Congratulations to Woodford local Bayli Robinson, the winner of the Hinterland Times Young Writer of the Year 2023. Her story was inspired by her work with Kids Against Plastic (kidsagainstplastic.co.uk), where she is Chief Climate Education Officer. “Thank you so much for this amazing opportunity,” Bayli said to us, “it’s great to have a writers’ competition specific to the hinterland, and that so many local businesses have supported it as well.”
by Bayli Robinson (age 15)
I blinked sleepily and looked up at mum’s grey face peering down at me in her pouch. Morning sunlight filtered down through the green-grey of the eucalyptus leaves. The bush around me was hazy with morning heat. A loud beeping noise rang through the trees, mingling with the bird calls. I felt mum tense as she craned to look around. “Humans,” she said, her voice trembling. “Machines.” With shaking paws, I scrambled to peek out of mum’s pouch.
Below the shady canopy of eucalyptus, the honey-coloured sunlight cast down onto an empty forest floor. I couldn’t see any humans or machines, but I could hear them. Mum’s fearful gaze had fallen to a huge yellow beast, making an awful beeping sound. The humans were much smaller than their hideous machines. They carried heavy tools that they swung at each other, laughing carelessly as they trampled the undergrowth and spat on the ground. I felt mum shiver knowingly. “Stay in my pouch, Ginger.”
I heard the awful crunch of wood splintering. Followed the agonising crashes of the tree as the machine slammed into it, shaking the leaves, and splitting the branches. The first tree fell with a horrible, deafening crack. Mum sobbed and I clung onto her plump, grey tummy. “Mum, what’s going on?”
“It’s ok, just stay in my pouch,” she said in a broken voice. I felt her begin to move slowly down the trunk of the tree. She was panting with effort. I struggled to peek out, terror had gripped my body and made it difficult to move.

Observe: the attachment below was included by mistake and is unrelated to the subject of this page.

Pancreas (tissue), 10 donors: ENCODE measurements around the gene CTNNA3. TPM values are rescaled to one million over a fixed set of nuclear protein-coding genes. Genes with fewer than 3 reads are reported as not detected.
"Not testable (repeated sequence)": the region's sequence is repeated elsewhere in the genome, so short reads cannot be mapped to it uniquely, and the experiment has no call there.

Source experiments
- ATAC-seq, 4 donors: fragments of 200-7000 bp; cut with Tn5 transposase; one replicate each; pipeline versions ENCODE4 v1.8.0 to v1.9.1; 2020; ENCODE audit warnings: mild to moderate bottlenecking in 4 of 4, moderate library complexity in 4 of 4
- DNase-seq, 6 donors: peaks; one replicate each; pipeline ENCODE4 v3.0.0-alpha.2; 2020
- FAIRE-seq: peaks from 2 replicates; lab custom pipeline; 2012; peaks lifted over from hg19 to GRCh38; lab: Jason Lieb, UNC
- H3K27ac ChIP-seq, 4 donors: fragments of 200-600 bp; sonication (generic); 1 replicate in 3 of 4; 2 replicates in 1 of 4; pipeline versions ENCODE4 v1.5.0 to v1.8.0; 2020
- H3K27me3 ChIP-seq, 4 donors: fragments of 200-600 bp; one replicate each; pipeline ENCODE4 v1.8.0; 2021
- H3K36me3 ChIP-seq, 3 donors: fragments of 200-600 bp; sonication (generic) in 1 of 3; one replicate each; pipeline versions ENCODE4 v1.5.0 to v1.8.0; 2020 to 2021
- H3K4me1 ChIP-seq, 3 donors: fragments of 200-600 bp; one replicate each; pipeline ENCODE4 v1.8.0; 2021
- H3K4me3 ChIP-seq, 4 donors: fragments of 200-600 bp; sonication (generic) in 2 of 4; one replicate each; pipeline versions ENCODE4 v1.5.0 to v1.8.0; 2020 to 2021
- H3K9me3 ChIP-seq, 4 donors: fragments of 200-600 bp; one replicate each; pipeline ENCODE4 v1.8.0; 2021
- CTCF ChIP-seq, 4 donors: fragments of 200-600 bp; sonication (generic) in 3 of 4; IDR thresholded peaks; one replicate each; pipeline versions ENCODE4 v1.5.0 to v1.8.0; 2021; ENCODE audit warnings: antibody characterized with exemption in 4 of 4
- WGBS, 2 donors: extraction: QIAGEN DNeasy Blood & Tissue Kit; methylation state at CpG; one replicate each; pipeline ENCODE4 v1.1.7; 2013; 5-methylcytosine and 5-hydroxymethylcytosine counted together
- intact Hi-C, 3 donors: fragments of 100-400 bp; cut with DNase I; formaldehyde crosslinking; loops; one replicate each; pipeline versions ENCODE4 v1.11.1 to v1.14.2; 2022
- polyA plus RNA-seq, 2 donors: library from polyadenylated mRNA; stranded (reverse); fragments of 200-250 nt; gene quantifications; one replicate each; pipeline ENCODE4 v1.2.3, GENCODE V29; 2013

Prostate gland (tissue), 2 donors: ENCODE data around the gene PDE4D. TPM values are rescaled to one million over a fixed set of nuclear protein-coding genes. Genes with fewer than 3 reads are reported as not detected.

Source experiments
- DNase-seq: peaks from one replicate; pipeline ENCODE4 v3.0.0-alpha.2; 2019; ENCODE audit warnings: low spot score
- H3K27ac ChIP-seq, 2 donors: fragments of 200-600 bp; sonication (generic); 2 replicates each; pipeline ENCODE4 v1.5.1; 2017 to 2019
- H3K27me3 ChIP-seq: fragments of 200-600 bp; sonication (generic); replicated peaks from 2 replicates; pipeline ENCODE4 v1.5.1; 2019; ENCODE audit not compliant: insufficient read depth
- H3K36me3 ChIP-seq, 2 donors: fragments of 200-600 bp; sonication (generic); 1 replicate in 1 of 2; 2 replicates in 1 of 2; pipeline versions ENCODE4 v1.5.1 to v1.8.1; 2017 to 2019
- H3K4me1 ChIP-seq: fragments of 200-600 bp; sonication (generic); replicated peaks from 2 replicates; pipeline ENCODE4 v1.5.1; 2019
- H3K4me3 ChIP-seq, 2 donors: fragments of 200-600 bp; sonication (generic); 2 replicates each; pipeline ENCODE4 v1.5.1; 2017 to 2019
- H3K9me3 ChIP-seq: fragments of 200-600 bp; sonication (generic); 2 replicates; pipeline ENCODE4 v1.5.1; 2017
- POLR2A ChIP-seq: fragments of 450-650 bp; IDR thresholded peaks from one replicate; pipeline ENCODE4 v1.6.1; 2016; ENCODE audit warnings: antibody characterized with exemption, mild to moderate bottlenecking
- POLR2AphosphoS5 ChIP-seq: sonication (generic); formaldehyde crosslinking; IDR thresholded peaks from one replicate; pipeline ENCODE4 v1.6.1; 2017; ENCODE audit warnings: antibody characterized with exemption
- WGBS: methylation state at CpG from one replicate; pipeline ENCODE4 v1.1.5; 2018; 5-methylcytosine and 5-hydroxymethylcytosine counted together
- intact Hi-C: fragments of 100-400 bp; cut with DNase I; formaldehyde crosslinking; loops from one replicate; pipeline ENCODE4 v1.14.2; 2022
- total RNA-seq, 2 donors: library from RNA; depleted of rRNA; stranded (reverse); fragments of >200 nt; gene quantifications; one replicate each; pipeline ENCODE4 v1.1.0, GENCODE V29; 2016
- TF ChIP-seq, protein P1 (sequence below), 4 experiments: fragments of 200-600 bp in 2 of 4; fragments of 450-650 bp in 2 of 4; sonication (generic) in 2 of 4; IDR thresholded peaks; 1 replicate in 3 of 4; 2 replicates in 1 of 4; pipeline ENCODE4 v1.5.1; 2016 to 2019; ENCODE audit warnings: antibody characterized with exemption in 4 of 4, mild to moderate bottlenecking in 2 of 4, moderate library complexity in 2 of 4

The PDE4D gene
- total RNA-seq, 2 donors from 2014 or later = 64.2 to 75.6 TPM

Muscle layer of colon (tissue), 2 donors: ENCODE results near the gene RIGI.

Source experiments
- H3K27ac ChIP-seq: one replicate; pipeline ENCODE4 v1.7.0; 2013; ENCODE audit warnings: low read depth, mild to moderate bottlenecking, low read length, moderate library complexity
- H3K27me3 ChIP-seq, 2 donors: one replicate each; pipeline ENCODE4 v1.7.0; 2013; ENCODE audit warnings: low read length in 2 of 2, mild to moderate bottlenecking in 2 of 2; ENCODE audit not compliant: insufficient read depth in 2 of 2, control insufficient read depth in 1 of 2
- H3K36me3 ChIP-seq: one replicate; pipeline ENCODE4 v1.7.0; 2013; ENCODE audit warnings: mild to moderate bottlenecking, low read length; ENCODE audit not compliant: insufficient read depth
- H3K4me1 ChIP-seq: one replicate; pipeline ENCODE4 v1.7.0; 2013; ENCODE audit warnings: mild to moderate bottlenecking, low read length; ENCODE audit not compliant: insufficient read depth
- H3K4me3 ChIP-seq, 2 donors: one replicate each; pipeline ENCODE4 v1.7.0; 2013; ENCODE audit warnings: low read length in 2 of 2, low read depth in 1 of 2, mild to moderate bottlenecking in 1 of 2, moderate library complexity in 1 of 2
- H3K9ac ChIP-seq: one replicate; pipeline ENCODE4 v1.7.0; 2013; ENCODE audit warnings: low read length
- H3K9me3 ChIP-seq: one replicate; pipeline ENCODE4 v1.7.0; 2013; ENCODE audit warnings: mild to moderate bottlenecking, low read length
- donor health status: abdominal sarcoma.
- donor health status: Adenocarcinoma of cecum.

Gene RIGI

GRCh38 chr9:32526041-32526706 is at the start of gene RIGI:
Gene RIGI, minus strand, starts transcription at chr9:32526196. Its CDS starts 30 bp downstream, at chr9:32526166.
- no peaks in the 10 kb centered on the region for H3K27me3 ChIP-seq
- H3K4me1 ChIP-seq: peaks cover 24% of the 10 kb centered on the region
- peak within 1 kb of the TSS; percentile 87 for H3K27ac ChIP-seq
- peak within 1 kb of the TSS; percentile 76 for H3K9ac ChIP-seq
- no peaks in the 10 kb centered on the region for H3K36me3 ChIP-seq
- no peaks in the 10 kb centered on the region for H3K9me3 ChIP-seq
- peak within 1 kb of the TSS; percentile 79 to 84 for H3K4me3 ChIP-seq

“Ginger, stay where you are,” Mum said. Her voice was distracted but firm as she stared out at the humans. They were laughing and shouting as they milled in a circle watching the progress. Would they cut down our tree, the whole forest?
I was distracted by a crack, and then the tree shuddered beneath us. I peered down at the ground in alarm. The noise was very close. The humans shouted at each other excitedly as the huge head of the machine swung into the tree. I felt the whole tree shake, Mum clung onto the trunk. I heard her heart rate speeding up, until it almost drowned out the gravelly shouts of the humans below.
I felt the tree lean sideways. Mum shuddered and forced my head inside the pouch. “I love-” crash “-you.” Her voice broke. I felt a final tremor as the machine slammed into the trunk. Crack. I felt like I was floating. In the darkness of the pouch, I couldn’t tell the direction of the ground. There was a huge shudder as we hit the ground. I heard the tree crash down nearby.
My limbs ached from the impact, but mum didn’t say anything. “Mum?” I whispered. She didn’t reply, or even stir. I tried again, my voice breaking. I felt something sticky pooling at the bottom of the pouch, and the metallic smell of blood scratched the inside of my nose. Was that my blood, or Mum’s? My whole body shook with sobs. Mum didn’t comfort me. She was cold and still, but I was too scared to crawl out before the humans took their noise and destruction away.
Long after the last shout had faded through the forest, I staggered out of the cold pouch. Mum lay motionless on the dirt, her neck folded under her body. I flinched and looked away, my eyes clogged with tears. Around me the landscape was unrecognisable. There wasn’t a standing tree in sight. The ground was covered with branches and the setting sun silhouetted the sharp stumps of felled trees. This wasn’t home. Where was home? I realised I was lost.